Symptoms are similar to those caused by a cold or the flu, including fever, dry cough, and breathing difficulty. The New York Times reported that as of Friday morning, 25 people in China have died from the virus, and most of them were older men with preexisting health conditions like cirrhosis, diabetes, and Parkinson’s disease.

How does the new coronavirus spread?

Because most of the early cases of 2019-nCoV were traced back to a seafood and meat market in Wuhan, health officials think the virus originally spread from infected animals to humans, but it’s now being transmitted from person to person.

Though scientists are still studying exactly how that happens, the leading theory is that it travels in tiny droplets of fluid from the respiratory tract when a person coughs or sneezes.

How do you avoid the new coronavirus?

The CDC is warning everyone to avoid any nonessential trips to Wuhan, and to avoid animals or sick people if you’re traveling elsewhere in China. If you’ve been to China in the last two weeks and experience any of the symptoms listed above, you should seek medical attention immediately—and you should call the doctor’s office or emergency room beforehand to let them know you’re coming.

Otherwise, simply stick to the precautions you’d normally take when trying to stay healthy: Wash your hands often with soap and water, cover your nose and mouth when coughing or sneezing, stay away from sick people, and thoroughly cook any meat or eggs before eating them.

Should you be worried about the new coronavirus?

The global health community is taking 2019-nCoV seriously in order to curb the outbreak as quickly as possible, but you shouldn’t panic. The CDC maintains that it’s a low-risk situation in the U.S., and public health officials are echoing that message.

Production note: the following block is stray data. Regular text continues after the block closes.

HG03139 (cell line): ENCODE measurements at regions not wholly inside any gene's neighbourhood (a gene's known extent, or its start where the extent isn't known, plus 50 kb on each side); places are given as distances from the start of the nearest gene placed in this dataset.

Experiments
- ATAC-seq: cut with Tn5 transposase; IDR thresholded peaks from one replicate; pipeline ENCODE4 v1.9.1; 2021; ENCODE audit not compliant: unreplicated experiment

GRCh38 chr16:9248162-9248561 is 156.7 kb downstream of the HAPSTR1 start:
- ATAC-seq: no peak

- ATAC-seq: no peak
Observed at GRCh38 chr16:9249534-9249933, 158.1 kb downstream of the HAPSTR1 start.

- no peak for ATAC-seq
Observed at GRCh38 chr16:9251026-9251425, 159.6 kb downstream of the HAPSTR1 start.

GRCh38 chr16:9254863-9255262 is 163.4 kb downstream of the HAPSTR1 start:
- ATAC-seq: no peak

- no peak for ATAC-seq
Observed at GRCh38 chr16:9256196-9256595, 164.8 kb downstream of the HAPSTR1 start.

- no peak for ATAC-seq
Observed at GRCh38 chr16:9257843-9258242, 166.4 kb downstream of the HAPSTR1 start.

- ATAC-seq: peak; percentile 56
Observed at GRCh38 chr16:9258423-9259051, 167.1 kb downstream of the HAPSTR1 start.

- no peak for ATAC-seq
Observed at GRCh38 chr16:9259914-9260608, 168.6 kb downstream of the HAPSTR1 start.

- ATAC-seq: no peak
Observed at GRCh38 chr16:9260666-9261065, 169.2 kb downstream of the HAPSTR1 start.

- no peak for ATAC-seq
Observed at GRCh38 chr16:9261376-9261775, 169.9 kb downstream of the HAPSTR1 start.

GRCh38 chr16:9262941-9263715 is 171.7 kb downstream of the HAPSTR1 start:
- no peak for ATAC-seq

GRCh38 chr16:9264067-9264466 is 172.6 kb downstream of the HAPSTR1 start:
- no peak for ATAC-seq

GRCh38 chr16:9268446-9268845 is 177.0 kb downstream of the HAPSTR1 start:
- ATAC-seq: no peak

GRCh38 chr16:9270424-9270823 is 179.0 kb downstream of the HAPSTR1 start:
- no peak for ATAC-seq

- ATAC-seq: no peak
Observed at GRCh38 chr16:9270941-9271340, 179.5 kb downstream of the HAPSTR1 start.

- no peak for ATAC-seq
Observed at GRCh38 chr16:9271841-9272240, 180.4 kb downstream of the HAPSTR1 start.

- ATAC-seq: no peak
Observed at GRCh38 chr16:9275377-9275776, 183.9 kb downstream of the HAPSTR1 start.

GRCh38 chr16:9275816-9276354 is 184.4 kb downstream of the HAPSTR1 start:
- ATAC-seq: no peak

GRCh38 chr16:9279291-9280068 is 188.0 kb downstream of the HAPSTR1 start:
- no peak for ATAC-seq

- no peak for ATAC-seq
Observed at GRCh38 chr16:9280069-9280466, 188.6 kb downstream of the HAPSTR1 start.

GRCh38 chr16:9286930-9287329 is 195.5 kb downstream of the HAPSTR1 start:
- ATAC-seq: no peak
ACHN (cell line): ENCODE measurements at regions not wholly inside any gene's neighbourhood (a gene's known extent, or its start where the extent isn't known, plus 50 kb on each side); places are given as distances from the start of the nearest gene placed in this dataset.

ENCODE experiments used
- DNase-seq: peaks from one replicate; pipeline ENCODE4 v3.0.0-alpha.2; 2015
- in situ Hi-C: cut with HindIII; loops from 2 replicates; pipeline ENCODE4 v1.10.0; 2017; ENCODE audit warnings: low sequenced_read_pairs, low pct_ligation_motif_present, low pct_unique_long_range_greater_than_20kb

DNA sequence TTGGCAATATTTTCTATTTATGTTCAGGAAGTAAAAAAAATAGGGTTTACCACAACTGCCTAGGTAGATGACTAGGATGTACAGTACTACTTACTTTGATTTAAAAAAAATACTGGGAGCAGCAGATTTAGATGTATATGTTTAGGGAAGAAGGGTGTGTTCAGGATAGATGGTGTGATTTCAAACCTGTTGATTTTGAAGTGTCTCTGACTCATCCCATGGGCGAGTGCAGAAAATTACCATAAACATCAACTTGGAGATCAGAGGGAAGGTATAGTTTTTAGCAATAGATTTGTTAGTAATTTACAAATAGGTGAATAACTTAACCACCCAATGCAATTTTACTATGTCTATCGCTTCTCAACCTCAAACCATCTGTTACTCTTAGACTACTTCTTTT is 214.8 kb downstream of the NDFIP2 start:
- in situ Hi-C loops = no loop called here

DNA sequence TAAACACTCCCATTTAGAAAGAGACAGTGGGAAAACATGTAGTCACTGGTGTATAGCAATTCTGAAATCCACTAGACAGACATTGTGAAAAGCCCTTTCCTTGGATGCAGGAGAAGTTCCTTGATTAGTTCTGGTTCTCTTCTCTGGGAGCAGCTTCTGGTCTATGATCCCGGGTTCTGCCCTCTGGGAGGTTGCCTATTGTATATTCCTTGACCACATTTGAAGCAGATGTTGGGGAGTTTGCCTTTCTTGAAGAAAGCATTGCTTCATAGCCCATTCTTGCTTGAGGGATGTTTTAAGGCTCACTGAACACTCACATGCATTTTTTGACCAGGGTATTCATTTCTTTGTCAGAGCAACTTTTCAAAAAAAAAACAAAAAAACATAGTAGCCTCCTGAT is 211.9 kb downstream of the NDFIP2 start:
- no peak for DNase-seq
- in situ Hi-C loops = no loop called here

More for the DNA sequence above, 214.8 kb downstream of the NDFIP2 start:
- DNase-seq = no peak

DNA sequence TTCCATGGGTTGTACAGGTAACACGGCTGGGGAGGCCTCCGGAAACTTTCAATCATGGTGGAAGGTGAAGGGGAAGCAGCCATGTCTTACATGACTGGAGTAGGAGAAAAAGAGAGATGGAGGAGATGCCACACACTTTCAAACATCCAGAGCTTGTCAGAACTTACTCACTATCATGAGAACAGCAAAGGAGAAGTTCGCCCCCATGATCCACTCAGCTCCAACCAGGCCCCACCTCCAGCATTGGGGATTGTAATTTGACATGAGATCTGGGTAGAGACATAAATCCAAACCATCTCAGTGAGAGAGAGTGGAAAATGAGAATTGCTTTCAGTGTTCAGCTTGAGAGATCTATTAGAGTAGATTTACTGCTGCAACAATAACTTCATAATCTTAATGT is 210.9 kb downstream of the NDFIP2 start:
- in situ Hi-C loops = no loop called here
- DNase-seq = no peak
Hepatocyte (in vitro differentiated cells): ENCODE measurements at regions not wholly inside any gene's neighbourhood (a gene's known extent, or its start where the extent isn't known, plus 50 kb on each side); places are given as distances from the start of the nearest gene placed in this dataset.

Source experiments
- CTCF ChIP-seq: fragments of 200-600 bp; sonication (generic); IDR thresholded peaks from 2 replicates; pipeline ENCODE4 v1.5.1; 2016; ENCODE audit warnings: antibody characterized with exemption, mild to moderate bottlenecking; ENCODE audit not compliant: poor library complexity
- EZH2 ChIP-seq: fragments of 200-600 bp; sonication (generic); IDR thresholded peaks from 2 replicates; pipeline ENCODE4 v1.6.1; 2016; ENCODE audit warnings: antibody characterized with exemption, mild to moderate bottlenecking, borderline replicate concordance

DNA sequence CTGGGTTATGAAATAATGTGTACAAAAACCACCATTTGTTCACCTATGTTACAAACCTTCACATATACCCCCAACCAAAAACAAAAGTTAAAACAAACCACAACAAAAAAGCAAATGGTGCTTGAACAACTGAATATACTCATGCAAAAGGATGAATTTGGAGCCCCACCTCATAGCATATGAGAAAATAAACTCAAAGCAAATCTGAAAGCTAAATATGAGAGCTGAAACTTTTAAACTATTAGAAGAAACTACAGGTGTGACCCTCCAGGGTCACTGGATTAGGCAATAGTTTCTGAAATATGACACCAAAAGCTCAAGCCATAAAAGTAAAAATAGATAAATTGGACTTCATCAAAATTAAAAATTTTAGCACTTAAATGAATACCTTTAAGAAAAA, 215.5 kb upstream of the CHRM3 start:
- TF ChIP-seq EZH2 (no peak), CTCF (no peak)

“We don’t want the American public to be worried about this, because their risk is low,” Anthony Fauci, director of the National Institute of Allergy and Infectious Diseases, told USA Today.

[h/t USA Today]

Has An Element Ever Been Removed From the Periodic Table?

lucadp/iStock via Getty Images
lucadp/iStock via Getty Images

Barry Gehm:

Yes, didymium, or Di. It was discovered by Carl Mosander in 1841, and he named it didymium from the Greek word didymos, meaning twin, because it was almost identical to lanthanum in its properties. In 1879, a French chemist showed that Mosander’s didymium contained samarium as well as an unknown element. In 1885, Carl von Weisbach showed that the unknown element was actually two elements, which he isolated and named praseodidymium and neodidymium (although the di syllable was soon dropped). Ironically, the twin turned out to be twins.

The term didymium filter is still used to refer to welding glasses colored with a mixture of neodymium and praseodymium oxides.

One might cite as other examples various claims to have created/discovered synthetic elements. Probably the best example of this would be masurium (element 43), which a team of German chemists claimed to have discovered in columbium (now known as niobium) ore in 1925. The claim was controversial and other workers could not replicate it, but some literature from the period does list it among the elements.

In 1936, Emilio Segrè and Carlo Perrier isolated element 43 from molybdenum foil that had been used in a cyclotron; they named it technetium. Even the longest-lived isotopes of technetium have a short half-life by geological standards (millions of years) and it has only ever been found naturally in minute traces as a product of spontaneous uranium fission. For this reason, the original claim of discovery (as masurium) is almost universally regarded as erroneous.

As far as I know, in none of these cases with synthetic elements has anyone actually produced a quantity of the element that one could see and weigh that later turned out not to be an element, in contrast to the case with didymium. (In the case of masurium, for instance, the only evidence of its existence was a faint x-ray signal at a specific wavelength.)

This post originally appeared on Quora. Click here to view.